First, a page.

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Verifying Query Performance Using ProxySQL

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Verifying Query Performance Using ProxySQL

Learn how you can even collect and graph metrics from the stats.stats_mysql_query_digest table in ProxySQL while verifying query performance.

· Database Zone ·
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In this post, we'll look at how you can verify query performance using ProxySQL.

In the previous post, I showed you how much information can you get from the stats.stats_mysql_query_digest table in ProxySQL. I also mentioned you could even collect and graph these metrics. I will show you this is not just theory: it is possible.

These graphs could be very useful to understand the impact of the changes what you made on the query count or execution time.

I used our all-time favorite benchmark tool called Sysbench. I was running the following query:

UPDATE sbtest1 SET c=? WHERE k=?

There was no index on k when I started the test. During the test, I added an index. We expect to see some changes in the graphs.

I selected the stats.stats_mysql_query_digest into a file in every second, then I used Percona Monitoring and Management (PMM) to create graphs from the metrics. (I am going write another blog post on how can you use PMM to create graphs from any kind of metrics.)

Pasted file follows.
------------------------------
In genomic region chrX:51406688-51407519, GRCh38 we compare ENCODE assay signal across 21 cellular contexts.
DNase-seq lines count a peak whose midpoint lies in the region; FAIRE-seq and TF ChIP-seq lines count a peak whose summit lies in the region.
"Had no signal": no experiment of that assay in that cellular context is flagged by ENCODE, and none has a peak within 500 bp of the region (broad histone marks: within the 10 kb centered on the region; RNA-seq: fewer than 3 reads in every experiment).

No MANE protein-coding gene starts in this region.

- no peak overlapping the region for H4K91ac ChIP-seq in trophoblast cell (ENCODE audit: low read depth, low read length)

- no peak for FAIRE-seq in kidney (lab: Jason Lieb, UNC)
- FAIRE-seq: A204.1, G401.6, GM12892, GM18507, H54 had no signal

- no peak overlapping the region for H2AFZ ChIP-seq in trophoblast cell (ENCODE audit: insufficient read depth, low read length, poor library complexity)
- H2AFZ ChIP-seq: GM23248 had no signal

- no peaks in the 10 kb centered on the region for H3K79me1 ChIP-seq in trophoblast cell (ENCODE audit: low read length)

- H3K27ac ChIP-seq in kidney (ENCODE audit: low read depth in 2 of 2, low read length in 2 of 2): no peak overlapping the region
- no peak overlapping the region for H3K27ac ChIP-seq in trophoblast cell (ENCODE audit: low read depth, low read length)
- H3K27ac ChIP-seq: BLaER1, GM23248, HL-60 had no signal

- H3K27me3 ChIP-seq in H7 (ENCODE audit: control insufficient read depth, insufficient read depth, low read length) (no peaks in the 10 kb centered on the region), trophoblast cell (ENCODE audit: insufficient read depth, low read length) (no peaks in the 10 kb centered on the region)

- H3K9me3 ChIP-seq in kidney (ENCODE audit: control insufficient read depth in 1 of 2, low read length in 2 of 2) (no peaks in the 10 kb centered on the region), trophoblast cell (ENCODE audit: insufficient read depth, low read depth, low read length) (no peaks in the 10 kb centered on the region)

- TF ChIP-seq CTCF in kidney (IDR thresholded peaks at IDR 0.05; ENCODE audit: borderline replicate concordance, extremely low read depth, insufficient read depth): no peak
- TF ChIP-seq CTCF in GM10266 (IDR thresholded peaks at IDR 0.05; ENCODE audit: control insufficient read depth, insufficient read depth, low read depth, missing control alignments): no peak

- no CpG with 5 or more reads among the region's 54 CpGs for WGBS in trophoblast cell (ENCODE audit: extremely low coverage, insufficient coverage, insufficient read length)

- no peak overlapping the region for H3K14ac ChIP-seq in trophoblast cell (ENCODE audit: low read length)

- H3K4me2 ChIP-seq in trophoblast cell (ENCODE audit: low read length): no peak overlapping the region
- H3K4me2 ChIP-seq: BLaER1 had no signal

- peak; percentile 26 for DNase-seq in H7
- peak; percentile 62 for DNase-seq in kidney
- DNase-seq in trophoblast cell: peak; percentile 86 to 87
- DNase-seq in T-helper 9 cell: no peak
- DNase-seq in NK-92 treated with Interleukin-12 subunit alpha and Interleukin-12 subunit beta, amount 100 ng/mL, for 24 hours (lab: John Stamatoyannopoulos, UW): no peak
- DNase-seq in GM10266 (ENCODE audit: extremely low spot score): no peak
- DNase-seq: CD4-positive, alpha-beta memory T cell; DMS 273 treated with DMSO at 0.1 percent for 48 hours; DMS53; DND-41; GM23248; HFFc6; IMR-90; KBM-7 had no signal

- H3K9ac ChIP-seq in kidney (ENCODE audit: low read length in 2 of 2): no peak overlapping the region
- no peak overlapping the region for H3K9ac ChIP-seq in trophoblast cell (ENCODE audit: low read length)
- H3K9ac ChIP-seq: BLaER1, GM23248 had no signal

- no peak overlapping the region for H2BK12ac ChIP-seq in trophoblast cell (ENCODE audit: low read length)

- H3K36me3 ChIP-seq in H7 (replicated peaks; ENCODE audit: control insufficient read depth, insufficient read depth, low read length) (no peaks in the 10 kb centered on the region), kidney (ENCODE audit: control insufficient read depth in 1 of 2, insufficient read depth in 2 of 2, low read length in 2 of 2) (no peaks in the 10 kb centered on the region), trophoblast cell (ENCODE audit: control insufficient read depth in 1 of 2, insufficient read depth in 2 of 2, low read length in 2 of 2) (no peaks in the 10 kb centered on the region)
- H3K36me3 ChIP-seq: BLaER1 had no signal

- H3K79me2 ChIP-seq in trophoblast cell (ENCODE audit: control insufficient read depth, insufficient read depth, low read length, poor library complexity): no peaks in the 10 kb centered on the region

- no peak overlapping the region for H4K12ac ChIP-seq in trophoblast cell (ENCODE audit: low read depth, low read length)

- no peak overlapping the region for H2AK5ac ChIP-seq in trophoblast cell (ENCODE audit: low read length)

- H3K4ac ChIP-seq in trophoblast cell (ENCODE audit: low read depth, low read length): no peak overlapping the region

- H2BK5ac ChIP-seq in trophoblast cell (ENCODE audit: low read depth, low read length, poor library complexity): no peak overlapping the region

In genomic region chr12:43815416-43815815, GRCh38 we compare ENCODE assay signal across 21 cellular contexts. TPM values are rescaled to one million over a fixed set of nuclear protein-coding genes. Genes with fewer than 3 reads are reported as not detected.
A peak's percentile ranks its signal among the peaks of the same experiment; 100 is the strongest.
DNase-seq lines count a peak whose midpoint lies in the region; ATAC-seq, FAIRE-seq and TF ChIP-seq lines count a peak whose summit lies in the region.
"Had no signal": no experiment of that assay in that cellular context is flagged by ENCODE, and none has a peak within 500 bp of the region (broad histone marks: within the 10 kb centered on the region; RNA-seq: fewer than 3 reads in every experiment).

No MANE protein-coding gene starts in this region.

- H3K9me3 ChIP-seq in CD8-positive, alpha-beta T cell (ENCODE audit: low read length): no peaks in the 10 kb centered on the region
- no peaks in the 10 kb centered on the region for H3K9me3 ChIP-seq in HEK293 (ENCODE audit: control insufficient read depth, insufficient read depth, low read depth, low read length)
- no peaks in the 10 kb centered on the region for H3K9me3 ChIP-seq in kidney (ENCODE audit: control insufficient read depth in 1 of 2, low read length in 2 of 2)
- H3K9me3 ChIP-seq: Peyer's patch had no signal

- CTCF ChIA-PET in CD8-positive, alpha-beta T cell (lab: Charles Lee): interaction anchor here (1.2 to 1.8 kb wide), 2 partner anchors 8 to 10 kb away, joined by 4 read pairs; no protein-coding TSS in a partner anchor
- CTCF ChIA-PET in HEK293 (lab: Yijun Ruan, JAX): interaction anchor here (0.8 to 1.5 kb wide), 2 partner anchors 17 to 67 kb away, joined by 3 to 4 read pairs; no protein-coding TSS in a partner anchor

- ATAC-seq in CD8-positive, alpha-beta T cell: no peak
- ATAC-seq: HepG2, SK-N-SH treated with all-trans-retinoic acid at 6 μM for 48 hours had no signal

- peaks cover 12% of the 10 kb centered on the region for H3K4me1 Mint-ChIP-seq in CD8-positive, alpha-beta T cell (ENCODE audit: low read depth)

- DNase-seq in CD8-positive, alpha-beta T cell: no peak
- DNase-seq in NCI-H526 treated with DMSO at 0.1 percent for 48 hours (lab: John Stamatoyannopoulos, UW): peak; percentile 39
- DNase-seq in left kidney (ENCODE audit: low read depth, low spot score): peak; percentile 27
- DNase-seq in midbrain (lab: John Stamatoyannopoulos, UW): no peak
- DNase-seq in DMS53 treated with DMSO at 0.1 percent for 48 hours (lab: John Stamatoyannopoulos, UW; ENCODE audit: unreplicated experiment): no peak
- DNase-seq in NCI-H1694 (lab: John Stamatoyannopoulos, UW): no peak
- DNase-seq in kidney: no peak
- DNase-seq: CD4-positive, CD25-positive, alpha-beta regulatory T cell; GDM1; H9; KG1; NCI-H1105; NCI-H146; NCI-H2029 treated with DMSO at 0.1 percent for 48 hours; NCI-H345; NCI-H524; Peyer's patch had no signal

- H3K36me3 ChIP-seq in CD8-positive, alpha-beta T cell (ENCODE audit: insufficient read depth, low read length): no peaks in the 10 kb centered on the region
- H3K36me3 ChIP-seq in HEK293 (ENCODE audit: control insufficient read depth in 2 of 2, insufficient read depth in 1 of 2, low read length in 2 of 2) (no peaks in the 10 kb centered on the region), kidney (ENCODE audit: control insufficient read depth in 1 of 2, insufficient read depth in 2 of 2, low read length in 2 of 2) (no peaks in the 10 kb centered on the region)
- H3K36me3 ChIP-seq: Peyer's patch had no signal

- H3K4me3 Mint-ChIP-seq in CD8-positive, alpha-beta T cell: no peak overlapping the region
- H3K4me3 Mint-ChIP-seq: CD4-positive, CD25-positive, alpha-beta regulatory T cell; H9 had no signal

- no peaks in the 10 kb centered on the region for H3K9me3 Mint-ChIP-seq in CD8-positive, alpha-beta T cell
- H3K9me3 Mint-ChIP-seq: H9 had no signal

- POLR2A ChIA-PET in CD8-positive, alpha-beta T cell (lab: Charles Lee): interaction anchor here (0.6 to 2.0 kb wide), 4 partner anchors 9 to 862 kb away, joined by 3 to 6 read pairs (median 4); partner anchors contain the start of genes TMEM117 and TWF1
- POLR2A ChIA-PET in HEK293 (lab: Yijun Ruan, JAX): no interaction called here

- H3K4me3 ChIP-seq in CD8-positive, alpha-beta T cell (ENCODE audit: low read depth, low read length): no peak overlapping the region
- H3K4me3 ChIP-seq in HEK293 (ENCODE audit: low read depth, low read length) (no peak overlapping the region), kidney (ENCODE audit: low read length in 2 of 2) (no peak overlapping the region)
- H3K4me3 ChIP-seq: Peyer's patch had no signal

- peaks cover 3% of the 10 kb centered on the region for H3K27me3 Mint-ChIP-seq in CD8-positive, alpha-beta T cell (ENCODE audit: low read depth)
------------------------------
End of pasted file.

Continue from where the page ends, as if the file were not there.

Without the index, the update was running only two to three times per second. By adding the index, it went up to 400-500. We can see the results immediately on the graph.

Let's see the average execution time:

Without the index, it took 600,000-700,000 microseconds, which is around 0.7s. By adding an index, it dropped to 0.01s. This is a big win, but most importantly, we can see the effects on the query response time and query count if we are making some changes to the schema, query or configuration as well.

Conclusion

If you already have a ProxySQL server collecting and graphing these metrics, they could be quite useful when you are optimizing your queries. They can help make sure you are moving in the right direction with your tunings/modifications.

Compliant Database DevOps and the role of DevSecOps DevOps is becoming the new normal in application development, and DevSecOps is now entering the picture. By balancing the desire to release code faster with the need for the same code to be secure, it addresses increasing demands for data privacy. But what about the database? How can databases be included in both DevOps and DevSecOps? What additional measures should be considered to achieve truly compliant database DevOps? This whitepaper provides a valuable insight. Get the whitepaper

Topics:
database ,database performance ,queries ,optimization ,tutorial ,proxysql

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